At a public meeting on January 26 arranged by Hughes – where it was noted there was not a single well-known citizen in the crowd – builder John Coull heaped the blame on the Herald for the introduction: “The only person who wanted it was the editor of our dear old rag. He had nothing else to say; he wrote a leader and then a sub-leader on daylight saving. I did not know until then that anyone took our editor seriously. I never did, and I don’t intend to now.”

The Herald was unabashed in its support and called for “the authorities and the public to take a firm stand against being stampeded into a reversal of policy unless the grounds for such a reversal are reasonable and tangible.” The editorial noted it had published the letters of many of the critics, including that of Reverend TCB Vlok, who said he had contracted malaria due to his lack of sleep!

But the government quickly capitulated before the movement gained any further support. On Saturday January 31, less than a month into the trial, the Administrator Drummond Chaplin issued an Extraordinary Government Gazette: “Under and by virtue of the power conferred by Section 1 of the ‘Daylight Saving Ordinance, 1917, I hereby amend Government Notice No 587 of 1919 by cancelling the words ’31st March 1920’ and substituting therefore the words ‘1st February, 1920.”

The Herald was a little less boisterous after the revocation, reporting that: “The new system did not work so well as anticipated, and strong representations were made in favour of a reversion to standard time. It is understood that nearly all the public bodies who supported the movement last year found reason to change their attitude and acquainted the authorities of this fact.”

Around the country, the cessation of daylight saving was welcomed, being received “with relief” in Umtali. In the Midlands, it was reported: “Official instructions for putting back the clock were received here Saturday noon and it did not take long for the news to spread all through the town. Daylight saving was by no means welcomed in Gwelo and general satisfaction is expressed at its being cancelled.”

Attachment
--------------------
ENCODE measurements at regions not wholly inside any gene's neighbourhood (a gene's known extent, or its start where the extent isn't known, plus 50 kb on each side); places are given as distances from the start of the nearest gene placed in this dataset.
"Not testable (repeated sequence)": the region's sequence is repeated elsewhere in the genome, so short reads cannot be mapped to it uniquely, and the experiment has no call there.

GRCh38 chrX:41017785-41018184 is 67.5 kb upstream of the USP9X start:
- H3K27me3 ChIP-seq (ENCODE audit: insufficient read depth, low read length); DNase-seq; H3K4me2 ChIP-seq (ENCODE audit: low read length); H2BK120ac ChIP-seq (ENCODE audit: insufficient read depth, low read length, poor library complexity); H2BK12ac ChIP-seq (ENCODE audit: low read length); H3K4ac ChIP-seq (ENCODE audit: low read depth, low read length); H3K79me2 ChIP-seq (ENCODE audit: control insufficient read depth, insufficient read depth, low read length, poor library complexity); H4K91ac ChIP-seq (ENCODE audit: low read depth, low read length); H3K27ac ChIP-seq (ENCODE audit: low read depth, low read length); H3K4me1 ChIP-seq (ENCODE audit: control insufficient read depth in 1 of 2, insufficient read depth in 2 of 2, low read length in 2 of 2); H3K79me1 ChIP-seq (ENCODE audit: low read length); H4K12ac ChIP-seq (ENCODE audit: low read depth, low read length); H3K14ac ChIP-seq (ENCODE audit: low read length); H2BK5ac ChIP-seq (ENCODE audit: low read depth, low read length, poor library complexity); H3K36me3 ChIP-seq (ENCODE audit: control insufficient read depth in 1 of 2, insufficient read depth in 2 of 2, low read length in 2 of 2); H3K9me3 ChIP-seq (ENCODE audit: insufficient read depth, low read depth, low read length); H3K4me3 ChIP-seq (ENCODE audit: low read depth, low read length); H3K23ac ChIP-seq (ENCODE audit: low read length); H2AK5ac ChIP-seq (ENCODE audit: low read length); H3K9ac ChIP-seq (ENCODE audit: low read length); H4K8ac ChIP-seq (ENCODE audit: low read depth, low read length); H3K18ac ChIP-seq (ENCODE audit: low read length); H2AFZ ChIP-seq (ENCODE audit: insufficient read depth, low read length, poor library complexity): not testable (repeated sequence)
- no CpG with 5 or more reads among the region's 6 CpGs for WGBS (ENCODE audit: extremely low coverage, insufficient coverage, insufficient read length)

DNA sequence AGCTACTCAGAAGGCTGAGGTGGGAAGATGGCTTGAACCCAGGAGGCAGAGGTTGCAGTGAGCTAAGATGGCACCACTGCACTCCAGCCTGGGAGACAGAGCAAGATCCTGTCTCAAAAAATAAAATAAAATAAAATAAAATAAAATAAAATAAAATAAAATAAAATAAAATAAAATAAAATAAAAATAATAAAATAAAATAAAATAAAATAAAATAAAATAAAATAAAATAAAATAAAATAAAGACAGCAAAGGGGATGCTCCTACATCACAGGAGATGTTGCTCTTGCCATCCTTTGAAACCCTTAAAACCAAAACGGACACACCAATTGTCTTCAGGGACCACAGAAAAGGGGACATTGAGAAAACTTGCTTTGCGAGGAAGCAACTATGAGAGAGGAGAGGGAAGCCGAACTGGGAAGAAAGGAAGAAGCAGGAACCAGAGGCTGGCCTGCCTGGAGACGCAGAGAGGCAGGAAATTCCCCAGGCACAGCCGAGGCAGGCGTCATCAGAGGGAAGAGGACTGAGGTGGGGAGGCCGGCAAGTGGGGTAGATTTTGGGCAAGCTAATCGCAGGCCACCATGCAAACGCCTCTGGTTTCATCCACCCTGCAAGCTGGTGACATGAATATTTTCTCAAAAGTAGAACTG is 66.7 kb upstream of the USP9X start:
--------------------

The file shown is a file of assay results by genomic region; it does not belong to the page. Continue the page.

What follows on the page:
For the next generation, the daylight saving movement died at that point, although it must be said that many mines operated on “mine time”. This is what had complicated matters at Umvuma in 1920 – one of the major urban centres of the time. The General Manager of Falcon Mines had complained that daylight saving had proved inconvenient, as mine time was half an hour behind post office time and half an hour ahead of railway time, thereby creating three time zones in the town!

South Africa observed two periods of daylight saving in World War II in the summer seasons of 1942 to 1944 and the Rhodesians toyed with the idea but it was never implemented. In the early 1950s, the shortage of coal saw the debate revived. Municipalities discussed proposals, but they came to nothing. Perhaps as a result of the large number of British immigrants, the debate came up again in the late 1950s and in February 1959, parliament agreed “in principal” to introduce daylight saving.

The argument again was “better health” and fewer road accidents given most happened in the early evening. But it was never implemented. There are very few African countries that observe daylight saving today, mostly Atlantic islands tied to Portugal and Spain. Namibia conducted “winter time” from 1994 until 2017 as part of measures to allow children to get to school in daylight hours, but clocks in the Caprivi region were not changed. The legislation was repealed in August 2017.